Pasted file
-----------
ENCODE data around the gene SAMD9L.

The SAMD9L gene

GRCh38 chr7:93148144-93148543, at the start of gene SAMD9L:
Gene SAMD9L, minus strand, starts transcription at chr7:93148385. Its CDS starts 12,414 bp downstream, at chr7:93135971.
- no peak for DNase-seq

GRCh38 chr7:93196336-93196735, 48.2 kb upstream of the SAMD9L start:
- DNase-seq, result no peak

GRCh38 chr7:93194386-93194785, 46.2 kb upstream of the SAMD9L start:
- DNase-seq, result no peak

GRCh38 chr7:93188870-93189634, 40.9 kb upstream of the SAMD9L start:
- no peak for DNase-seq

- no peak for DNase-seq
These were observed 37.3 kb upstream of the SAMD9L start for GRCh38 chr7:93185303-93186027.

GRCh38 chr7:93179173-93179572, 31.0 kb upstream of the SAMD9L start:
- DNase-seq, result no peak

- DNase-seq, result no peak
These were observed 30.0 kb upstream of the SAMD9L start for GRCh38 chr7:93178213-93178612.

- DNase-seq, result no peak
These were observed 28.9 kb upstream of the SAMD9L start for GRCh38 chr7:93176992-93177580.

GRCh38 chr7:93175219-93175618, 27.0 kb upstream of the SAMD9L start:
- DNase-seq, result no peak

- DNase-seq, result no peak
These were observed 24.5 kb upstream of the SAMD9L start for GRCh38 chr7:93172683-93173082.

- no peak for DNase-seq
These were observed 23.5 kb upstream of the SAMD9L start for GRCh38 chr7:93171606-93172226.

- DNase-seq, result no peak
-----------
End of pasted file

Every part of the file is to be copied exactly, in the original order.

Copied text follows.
ENCODE data around the gene SAMD9L.

The SAMD9L gene

GRCh38 chr7:93148144-93148543, at the start of gene SAMD9L:
Gene SAMD9L, minus strand, starts transcription at chr7:93148385. Its CDS starts 12,414 bp downstream, at chr7:93135971.
- no peak for DNase-seq

GRCh38 chr7:93196336-93196735, 48.2 kb upstream of the SAMD9L start:
- DNase-seq, result no peak

GRCh38 chr7:93194386-93194785, 46.2 kb upstream of the SAMD9L start:
- DNase-seq, result no peak

GRCh38 chr7:93188870-93189634, 40.9 kb upstream of the SAMD9L start:
- no peak for DNase-seq

- no peak for DNase-seq
These were observed 37.3 kb upstream of the SAMD9L start for GRCh38 chr7:93185303-93186027.

GRCh38 chr7:93179173-93179572, 31.0 kb upstream of the SAMD9L start:
- DNase-seq, result no peak

- DNase-seq, result no peak
These were observed 30.0 kb upstream of the SAMD9L start for GRCh38 chr7:93178213-93178612.

- DNase-seq, result no peak
These were observed 28.9 kb upstream of the SAMD9L start for GRCh38 chr7:93176992-93177580.

GRCh38 chr7:93175219-93175618, 27.0 kb upstream of the SAMD9L start:
- DNase-seq, result no peak

- DNase-seq, result no peak
These were observed 24.5 kb upstream of the SAMD9L start for GRCh38 chr7:93172683-93173082.

- no peak for DNase-seq
These were observed 23.5 kb upstream of the SAMD9L start for GRCh38 chr7:93171606-93172226.

- DNase-seq, result no peak